Autopsy, a faded practice, revealed COVID-19 secrets

NEW YORK – The COVID-19 pandemic helped revive the autopsy.

When the virus reached hospitals in the United States, doctors could only guess what was causing their strange symptom constellation: which could explain why patients were losing their sense of smell and taste, developing skin rashes, struggling to breathe and reporting memory loss in addition to coughs and flu-like pain?

In hospital morgues, which have been losing prominence and funding for several decades, pathologists were busy dissecting the first victims of the disease – and finding some answers.

“We were getting emails from doctors, a little desperate, asking, ‘What are you seeing?'” Said Dr. Amy Rapkiewicz of NYU Langone. “Autopsy,” she pointed out, means seeing for yourself. “This is exactly what we had to do.”

The first autopsies of deceased patients confirmed that the coronavirus not only causes respiratory diseases, but can also attack other vital organs. They also prompted doctors to try anticoagulants on some patients with COVID-19 and to reconsider how long others should be on ventilators.

“You can’t treat what you don’t know,” said Dr. Alex Williamson, a pathologist at Northwell Health in New York. “Many lives were saved by looking closely at someone’s death.”

Autopsies have informed medicine for centuries – most recently helping to reveal the extent of the opioid epidemic, improve cancer treatment and demystify AIDS and anthrax. Hospitals have already been judged by how many autopsies they performed.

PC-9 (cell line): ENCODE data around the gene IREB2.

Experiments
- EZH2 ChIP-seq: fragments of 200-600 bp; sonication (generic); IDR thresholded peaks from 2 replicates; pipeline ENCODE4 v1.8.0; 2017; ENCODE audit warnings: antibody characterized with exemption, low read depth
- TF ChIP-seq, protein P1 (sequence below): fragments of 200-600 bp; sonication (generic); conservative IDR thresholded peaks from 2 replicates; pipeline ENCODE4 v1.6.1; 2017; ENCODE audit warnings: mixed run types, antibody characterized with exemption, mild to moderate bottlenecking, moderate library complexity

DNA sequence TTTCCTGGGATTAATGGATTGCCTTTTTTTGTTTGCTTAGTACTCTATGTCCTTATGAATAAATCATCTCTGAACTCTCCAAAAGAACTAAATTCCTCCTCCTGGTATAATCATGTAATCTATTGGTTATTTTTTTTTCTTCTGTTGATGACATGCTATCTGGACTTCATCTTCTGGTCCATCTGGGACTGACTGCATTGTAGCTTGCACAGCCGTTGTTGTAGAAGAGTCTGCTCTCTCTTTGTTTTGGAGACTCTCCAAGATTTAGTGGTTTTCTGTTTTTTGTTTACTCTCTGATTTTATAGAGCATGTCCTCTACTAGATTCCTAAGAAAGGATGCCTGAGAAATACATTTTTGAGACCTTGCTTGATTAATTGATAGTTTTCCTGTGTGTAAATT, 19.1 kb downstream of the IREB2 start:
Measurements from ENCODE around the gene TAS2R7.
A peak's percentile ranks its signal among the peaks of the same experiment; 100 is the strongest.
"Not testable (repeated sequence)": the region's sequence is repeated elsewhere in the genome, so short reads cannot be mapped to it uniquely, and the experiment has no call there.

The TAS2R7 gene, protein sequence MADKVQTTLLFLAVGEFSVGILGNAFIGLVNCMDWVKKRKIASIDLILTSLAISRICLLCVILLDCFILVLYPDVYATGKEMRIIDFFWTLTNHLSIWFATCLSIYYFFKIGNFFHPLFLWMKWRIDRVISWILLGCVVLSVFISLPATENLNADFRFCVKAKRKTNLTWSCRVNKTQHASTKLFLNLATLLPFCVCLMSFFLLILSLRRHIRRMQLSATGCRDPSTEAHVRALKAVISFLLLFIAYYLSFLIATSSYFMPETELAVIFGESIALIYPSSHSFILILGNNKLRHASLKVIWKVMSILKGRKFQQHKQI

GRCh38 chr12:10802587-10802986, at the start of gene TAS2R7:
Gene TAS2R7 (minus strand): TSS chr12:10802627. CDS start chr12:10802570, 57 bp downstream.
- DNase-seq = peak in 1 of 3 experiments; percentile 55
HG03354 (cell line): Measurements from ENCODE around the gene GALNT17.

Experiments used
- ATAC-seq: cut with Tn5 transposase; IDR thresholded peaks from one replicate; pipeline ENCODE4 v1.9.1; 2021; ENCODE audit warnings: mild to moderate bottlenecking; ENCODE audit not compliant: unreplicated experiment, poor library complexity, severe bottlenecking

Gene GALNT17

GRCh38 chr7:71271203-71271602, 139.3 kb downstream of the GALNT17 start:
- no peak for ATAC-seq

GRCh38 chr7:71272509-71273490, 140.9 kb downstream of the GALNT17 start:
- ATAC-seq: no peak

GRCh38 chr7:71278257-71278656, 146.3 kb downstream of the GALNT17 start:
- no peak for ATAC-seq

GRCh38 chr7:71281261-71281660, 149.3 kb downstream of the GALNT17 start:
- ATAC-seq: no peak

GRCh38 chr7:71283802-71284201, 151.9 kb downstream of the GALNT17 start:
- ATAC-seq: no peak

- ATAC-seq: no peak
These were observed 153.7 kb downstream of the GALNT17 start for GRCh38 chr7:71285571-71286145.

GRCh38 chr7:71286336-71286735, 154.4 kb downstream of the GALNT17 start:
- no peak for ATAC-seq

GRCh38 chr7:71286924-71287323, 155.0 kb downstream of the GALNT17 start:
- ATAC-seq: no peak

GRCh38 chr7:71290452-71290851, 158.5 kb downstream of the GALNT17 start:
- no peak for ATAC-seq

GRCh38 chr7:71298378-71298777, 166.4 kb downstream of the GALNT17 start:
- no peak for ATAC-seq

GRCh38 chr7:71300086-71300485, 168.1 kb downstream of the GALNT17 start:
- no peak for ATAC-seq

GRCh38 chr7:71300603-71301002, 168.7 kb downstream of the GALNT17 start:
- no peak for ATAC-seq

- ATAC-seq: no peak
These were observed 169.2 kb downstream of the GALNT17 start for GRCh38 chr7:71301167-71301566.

But they lost stature over the years as the medical world turned to lab tests and imaging. In 1950, the practice was performed on about half of the hospital’s deceased patients. Today, these rates have shrunk to somewhere between 5% and 11%.

“It really is a lost tool,” said Louisiana State University pathologist Dr. Richard Vander Heide.

Some hospitals found it even more difficult this year. Concerns over the safety of transmission forced many hospital administrators to stop or severely restrict autopsies in 2020. The pandemic also led to a general drop in the total number of patients in many hospitals, which reduced autopsy rates in some places. Large hospitals across the country reported fewer autopsies in 2020.

“Overall, our numbers have dropped significantly,” from 270 autopsies in recent years to about 200 so far this year, said Dr. Allecia Wilson, director of autopsies and forensic services at Michigan Medicine in Ann Arbor.

At the University of Washington in Seattle, pathologist Dr. Desiree Marshall was unable to perform COVID-19 autopsies in her usual suite because, as one of the oldest facilities in the hospital, she does not have adequate ventilation to safely conduct the procedure. Marshall ended up borrowing the county coroner’s offices for some cases at first, and has been working at the school’s animal research facilities since April.

Other hospitals followed the opposite path, performing many more autopsies even in difficult circumstances to try to better understand the pandemic and to follow the increase in deaths that resulted in at least 400,000 more deaths in the United States than normal.